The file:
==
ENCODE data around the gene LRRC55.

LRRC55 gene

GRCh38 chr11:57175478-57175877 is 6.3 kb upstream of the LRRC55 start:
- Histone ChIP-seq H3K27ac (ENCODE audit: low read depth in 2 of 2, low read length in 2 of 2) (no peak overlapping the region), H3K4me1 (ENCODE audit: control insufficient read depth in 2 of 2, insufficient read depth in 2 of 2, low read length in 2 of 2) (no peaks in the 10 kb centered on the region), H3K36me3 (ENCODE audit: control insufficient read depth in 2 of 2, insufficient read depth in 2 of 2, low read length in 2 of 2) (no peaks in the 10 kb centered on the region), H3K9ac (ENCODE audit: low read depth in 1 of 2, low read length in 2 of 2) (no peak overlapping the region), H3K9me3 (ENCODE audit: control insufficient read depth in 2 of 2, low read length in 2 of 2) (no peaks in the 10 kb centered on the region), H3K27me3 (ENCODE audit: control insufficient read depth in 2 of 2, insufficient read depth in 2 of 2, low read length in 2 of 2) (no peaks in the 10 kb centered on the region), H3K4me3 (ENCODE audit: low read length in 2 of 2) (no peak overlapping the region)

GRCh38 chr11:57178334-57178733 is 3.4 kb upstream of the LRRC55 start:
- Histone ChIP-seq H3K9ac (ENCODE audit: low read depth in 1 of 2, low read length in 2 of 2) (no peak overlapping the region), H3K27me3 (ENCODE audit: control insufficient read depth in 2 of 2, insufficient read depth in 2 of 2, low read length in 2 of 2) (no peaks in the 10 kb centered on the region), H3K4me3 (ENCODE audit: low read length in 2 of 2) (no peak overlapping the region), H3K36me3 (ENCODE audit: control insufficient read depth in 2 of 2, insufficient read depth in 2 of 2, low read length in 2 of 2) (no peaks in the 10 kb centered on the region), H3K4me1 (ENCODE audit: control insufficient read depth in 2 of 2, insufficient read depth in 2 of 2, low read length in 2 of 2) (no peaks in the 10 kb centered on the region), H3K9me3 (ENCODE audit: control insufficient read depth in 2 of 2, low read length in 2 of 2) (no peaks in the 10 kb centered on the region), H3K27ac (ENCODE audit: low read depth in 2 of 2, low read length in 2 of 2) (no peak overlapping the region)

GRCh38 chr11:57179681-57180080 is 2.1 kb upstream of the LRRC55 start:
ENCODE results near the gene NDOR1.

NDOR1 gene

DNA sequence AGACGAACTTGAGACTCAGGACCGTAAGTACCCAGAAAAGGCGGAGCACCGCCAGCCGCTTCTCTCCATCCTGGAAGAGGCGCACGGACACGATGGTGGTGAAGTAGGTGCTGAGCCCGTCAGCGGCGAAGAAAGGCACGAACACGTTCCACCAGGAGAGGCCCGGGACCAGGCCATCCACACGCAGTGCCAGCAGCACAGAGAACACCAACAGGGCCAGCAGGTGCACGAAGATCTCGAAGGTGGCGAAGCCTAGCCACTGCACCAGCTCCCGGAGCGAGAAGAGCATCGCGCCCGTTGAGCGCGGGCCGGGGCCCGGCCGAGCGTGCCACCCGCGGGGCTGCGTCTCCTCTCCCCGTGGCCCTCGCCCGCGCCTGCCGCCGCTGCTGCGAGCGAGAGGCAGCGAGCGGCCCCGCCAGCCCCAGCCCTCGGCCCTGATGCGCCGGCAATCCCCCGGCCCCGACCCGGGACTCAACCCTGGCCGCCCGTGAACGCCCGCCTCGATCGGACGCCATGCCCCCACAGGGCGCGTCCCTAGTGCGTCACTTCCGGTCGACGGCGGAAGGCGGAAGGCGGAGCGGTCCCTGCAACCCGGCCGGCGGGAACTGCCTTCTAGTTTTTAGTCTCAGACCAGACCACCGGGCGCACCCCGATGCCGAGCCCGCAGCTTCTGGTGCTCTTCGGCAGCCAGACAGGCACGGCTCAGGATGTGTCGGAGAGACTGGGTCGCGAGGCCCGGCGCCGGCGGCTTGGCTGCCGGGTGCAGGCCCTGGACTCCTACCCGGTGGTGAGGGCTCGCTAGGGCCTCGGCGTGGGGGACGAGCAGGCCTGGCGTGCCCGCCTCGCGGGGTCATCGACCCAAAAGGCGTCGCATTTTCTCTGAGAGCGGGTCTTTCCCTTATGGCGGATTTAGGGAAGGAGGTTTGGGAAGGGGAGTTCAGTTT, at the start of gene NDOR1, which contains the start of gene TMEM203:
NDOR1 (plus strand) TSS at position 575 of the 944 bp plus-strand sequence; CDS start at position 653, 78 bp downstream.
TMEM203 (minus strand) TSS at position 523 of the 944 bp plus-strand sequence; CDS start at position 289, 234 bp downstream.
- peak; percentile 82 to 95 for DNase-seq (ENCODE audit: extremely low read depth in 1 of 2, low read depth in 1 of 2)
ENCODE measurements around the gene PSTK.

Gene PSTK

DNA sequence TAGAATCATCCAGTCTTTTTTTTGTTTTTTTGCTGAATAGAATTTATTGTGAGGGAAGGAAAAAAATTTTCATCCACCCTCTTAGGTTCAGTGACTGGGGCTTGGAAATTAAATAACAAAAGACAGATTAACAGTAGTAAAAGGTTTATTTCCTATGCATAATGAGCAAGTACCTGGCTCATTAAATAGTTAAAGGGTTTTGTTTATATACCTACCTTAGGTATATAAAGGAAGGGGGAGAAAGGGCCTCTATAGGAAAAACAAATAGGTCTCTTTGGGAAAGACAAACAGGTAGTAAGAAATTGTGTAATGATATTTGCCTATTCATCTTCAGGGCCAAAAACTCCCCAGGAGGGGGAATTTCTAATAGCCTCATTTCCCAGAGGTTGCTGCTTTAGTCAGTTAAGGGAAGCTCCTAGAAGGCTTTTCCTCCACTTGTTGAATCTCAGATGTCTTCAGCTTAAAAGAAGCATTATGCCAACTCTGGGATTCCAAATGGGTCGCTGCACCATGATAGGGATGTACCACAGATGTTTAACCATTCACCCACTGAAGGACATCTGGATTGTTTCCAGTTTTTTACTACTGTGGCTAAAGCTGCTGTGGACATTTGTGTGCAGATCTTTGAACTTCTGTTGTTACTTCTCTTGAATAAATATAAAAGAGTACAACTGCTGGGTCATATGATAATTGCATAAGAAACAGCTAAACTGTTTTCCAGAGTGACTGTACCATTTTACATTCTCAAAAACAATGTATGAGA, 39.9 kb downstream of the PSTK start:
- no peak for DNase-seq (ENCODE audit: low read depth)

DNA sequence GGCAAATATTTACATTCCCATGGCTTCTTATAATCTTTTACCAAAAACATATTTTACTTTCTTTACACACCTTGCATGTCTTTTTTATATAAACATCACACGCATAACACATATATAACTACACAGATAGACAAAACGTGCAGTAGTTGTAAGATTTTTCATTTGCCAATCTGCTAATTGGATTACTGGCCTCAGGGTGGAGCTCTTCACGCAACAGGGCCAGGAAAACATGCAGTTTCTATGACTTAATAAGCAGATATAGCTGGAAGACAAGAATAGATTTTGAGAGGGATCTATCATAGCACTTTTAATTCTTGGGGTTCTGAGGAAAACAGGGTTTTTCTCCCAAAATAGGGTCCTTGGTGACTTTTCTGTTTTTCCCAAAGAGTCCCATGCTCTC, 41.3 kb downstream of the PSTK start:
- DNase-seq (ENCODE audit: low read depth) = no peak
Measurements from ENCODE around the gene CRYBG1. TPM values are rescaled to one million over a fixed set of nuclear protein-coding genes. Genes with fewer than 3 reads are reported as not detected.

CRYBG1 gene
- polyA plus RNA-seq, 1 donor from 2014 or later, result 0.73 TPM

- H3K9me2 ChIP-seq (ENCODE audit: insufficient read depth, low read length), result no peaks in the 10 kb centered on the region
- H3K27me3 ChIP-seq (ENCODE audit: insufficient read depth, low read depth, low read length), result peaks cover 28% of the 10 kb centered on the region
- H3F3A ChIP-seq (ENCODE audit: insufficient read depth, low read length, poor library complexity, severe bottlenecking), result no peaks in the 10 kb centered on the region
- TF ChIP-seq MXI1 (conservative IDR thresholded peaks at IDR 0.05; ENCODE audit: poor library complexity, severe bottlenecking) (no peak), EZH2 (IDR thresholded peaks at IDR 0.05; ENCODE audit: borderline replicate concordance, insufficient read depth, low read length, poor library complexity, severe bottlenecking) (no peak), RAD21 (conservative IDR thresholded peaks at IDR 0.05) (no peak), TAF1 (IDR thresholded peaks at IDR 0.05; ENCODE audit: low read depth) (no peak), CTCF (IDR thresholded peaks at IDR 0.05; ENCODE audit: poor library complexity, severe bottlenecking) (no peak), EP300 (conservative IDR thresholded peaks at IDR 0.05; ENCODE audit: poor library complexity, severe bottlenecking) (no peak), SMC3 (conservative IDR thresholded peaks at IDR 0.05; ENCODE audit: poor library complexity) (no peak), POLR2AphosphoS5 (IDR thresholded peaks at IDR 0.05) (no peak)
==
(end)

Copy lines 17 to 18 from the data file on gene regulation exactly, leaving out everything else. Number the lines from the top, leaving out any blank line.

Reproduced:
- no peak for DNase-seq (ENCODE audit: low read depth)

DNA sequence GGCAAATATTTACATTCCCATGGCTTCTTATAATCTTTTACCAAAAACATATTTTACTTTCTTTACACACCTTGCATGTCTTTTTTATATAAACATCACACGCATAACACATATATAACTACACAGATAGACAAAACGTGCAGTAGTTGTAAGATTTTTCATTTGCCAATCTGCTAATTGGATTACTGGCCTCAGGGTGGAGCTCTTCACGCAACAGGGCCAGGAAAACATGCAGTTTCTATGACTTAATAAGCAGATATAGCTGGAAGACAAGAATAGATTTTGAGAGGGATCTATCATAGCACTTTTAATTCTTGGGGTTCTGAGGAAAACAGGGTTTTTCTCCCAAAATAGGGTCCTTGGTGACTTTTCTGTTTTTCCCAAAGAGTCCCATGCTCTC, 41.3 kb downstream of the PSTK start: